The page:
Computer-Aided Engineering (CAE) software enhances product design and manufacture. In the parallel world of video games and movies, CAE-like software gives life to breath-taking effects and virtual realism.
I say CAE-like software because the emphasis is less on physical reality and more on the entertainment quotient. So for movies, such as X-Men, that means presenting physics-warping feats such as weather control. For games, such as race car simulations, it means faking enough of reality to ensure the game feels real but can perform its limited simulation calculations in real time. Thanks to Moore's Law we have ever more powerful computers available for play and work.
Movies typically prefer visual accuracy, while games favor real-time response. The requirement for visual accuracy means render times for movies can take hours per frame, even with massively parallel clusters. These extended time scales for creating movie virtual reality allows more sophisticated simulations, even physically accurate CAE techniques to be used. However, the lack of aesthetics exhibited by realism often requires human intervention to bring the fantastical to life. A whole industry is dedicated to warping physics to the whims of movie directors, e.g. Spiderman swinging on a thread through Manhattan, much to the delight of moviegoers. Who, dealing with the ordinary every day, want to see extraordinary feats in their movies.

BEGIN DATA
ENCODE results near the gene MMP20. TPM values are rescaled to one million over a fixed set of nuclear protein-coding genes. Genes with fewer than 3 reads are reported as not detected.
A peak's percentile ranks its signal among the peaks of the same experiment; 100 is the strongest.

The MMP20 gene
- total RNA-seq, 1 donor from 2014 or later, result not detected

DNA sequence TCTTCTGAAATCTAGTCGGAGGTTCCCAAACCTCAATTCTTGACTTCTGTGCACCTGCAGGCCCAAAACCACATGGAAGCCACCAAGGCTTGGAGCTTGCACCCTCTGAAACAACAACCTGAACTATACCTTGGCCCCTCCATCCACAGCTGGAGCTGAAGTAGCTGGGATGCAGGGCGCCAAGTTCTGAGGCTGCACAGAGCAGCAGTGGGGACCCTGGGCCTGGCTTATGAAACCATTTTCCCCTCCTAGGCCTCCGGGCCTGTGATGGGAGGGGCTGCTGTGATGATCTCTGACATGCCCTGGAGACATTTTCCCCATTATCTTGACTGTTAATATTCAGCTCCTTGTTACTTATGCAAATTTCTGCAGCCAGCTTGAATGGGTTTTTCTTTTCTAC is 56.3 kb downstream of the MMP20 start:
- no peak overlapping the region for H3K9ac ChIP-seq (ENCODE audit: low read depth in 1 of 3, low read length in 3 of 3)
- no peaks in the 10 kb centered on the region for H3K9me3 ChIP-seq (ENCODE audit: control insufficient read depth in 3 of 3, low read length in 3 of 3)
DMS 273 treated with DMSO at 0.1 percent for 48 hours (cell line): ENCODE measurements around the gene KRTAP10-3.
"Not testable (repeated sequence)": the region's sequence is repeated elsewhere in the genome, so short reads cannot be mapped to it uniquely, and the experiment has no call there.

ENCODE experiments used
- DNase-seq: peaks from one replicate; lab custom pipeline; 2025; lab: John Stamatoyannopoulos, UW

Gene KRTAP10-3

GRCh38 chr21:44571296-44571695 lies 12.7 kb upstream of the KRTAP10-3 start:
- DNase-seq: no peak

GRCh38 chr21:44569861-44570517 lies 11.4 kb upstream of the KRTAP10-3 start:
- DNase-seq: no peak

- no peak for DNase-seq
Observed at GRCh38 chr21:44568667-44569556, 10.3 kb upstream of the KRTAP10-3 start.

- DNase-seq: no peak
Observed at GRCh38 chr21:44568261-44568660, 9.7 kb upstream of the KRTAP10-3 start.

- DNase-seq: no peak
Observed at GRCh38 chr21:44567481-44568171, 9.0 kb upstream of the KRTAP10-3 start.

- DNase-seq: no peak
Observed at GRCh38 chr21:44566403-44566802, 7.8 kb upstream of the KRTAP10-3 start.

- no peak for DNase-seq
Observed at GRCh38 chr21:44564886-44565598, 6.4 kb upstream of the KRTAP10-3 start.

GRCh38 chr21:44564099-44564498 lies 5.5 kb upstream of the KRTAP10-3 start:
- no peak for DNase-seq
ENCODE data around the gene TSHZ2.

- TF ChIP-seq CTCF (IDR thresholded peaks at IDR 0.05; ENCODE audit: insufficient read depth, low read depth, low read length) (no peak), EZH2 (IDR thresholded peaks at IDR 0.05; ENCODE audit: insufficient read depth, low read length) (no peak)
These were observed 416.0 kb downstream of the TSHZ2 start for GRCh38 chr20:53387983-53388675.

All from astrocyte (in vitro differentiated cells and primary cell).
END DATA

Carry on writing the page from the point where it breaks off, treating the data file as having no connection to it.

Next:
- Kinematics of race cars cornering
- Deformable, cartoon-like structures in wacky racing games such as Cel Damage
- Airflow simulation in flight simulators e.g. X-Plane
- Water flow simulation
- Fluid-structure interactions for character clothing
The Graphic Processor Units (GPUs), which power the graphics cards that deliver near real virtual game worlds, in some cases exceed the raw number crunching abilities of the typical CPU. This has prompted some people to consider using GPUs for physics simulations, such as real-time flow simulations, with impressive results. Using the same technique, real-time 2D fluid dynamics was incorporated into a game. There is no question that the fractal beauty of time-dependent turbulence makes for impressive visuals. Following the same line of reasoning that led to the graphics card, there is now talk of a physics card.
Ultimately CAE software and game technology will converge, providing near real-time physics with selectable accuracy. Already there is plenty to admire and learn from the optimization techniques employed in the latest games. Very few CAE applications approach real-time response; those that do make assumptions that cover only a limited range of cases e.g. sub-sonic inviscid flow. Still, when these assumptions are met, the techniques are impressively quick (e.g. panel method) and ideal for early concept design analysis. A toolbox of techniques that progressively make fewer assumptions, but typically require more resources and time, is a pragmatic approach until hardware and software developments allow real-time simulations without assumptions.